24 Kljuc SDA.

25 Q. Was there another Muslim party in Kljuc, namely the Muslim

Page 4637

1 Bosniak organisation, or the MBO?

2 A. Yes, there was.

3 Q. And was Omer Filipovic the leader of the MBO?

4 A. He was.

5 Q. Who was the president of the SDS party in the municipality of

6 Kljuc?

7 A. It was myself.

8 Q. Sorry, I meant to refer to the Serb party, that is, the Serbian

9 Democratic Party. Who was the leader of that party?

10 A. The leader of the SDS was Veljko Kondic.

11 Q. Now, prior to 1990, did you have any association with Veljko

12 Kondic?

13 A. We worked together in the same company called Sana Kljuc.

14 Q. And did the Serb party win more seats in the multiparty elections

15 in Kljuc than the Muslim parties?

16 A. Yes. The SDS had a majority in the Municipal Assembly.

17 Q. After the elections, was Jovo Banjac of the SDS party appointed

18 to the position of president of the municipality?

19 A. That's correct.

20 Q. Prior to 1990, did you have any association with Jovo Banjac?

21 A. Jovo Banjac also worked in the same company, so we had daily

22 contacts.

23 Q. For what period of time did you have these daily contacts with

24 Jovo Banjac?

25 A. Approximately those meetings would last between 15 and 20

Page 4638

1 minutes. We would meet in order to discuss the daily activities, since

2 Mr. Banjac was the technical manager of the company where I also worked.

3 Q. For how many years did you work with Mr. Banjac at this company?

4 A. About ten years.

5 Q. Was Omer Filipovic elected vice-president of the Kljuc Municipal

6 Assembly?

7 A. Omer Filipovic was the vice-president of the Municipal Assembly,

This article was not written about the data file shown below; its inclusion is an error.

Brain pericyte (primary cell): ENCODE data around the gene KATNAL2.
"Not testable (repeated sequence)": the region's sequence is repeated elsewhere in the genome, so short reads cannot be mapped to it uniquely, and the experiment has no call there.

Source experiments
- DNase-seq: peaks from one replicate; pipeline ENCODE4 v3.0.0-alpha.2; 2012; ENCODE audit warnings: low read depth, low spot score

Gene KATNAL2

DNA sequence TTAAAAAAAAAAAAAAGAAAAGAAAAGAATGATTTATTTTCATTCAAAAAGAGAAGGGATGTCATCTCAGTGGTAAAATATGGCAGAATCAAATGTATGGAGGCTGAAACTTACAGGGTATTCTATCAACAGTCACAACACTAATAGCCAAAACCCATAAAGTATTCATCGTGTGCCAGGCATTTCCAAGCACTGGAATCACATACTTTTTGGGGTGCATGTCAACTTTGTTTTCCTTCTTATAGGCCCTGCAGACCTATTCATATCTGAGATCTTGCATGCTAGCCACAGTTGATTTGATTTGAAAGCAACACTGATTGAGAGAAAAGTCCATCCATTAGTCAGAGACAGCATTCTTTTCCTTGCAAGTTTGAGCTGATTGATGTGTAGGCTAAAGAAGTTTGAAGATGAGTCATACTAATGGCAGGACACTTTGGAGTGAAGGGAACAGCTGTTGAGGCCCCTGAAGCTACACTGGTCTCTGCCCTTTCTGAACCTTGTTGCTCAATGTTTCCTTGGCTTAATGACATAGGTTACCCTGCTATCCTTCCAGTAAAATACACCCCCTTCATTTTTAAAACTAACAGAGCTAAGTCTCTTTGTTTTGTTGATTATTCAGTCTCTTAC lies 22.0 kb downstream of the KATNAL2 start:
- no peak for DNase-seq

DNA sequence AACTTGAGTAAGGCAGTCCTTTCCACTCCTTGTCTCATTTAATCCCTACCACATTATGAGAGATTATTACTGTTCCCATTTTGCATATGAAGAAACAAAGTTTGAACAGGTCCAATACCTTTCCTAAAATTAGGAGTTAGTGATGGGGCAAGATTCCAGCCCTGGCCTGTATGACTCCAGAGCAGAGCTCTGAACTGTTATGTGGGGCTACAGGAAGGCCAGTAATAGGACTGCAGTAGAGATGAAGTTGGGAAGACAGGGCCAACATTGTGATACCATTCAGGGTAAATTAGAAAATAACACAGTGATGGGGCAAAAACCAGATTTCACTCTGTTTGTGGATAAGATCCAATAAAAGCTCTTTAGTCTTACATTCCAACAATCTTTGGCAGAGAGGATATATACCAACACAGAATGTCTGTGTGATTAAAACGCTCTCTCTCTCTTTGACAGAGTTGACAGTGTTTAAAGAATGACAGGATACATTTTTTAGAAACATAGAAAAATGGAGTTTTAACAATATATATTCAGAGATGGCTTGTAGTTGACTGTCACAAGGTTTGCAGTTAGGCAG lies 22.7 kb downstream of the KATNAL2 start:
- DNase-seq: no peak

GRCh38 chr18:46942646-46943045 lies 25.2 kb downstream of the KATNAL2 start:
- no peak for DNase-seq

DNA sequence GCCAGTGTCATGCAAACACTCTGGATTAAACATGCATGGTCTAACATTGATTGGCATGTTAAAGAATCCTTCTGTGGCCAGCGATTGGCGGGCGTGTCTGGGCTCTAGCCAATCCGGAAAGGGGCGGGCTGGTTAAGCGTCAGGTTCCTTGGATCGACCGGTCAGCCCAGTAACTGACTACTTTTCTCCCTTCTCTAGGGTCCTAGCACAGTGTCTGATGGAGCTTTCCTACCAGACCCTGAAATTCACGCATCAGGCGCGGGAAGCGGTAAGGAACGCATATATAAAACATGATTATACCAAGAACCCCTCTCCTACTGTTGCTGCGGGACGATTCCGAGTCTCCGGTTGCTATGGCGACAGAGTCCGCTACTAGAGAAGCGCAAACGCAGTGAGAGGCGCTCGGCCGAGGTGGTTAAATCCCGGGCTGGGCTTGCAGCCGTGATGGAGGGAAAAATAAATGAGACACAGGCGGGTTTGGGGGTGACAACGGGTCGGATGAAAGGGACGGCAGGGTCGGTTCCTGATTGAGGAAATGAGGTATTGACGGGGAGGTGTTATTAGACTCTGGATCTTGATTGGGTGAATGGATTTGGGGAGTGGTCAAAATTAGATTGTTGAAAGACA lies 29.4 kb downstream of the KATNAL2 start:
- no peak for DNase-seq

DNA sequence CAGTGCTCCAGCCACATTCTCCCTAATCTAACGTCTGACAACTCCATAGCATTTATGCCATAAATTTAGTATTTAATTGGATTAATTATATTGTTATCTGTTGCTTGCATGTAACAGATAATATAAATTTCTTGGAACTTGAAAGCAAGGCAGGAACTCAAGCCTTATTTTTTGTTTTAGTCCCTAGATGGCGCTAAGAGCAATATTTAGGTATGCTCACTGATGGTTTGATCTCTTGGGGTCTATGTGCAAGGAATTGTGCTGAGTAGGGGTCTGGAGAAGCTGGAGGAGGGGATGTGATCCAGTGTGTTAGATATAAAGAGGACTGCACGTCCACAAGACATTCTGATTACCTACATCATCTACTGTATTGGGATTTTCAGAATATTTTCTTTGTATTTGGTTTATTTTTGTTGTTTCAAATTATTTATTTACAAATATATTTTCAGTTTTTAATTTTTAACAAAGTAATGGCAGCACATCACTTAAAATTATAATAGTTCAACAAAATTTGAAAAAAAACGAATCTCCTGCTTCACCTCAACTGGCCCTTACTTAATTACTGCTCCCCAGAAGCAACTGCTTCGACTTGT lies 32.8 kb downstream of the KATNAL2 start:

8 and he was deputy to Mr. Banjac.

9 Q. What position did you hold in the municipal government?

10 A. After the first multiparty election, I was elected the president

11 of the Executive Board of the Municipal Assembly of Kljuc.

12 Q. Following the multiparty elections at the end of 1990 and prior

13 to the start of the war in Croatia in the middle of 1991, what was the

14 relationship like between the ethnicities in Kljuc?

15 A. The relationship was good.

16 Q. When the war started in Croatia in 1991, were there mobilisation

17 calls to the young men of Kljuc and did the Muslims respond to those

18 calls?

19 A. There were mobilisation calls; however, young Muslims refused to

20 go to wage a war in Croatia.

21 Q. Why did they refuse to go to Croatia?

22 A. They refused because they believed that an unjust war is being

23 waged in Croatia against a people and against the dissolution of

24 Yugoslavia, and they did not want to take sides with anybody in that war.

25 Q. When you say "an unjust war," why do you say that?

Page 4639

1 A. Because from the territory of the Municipality of Kljuc and other

2 municipalities in Bosnia and Herzegovina, first volunteers went to those

3 front lines, and they waged this war against Croats in their own

4 homeland.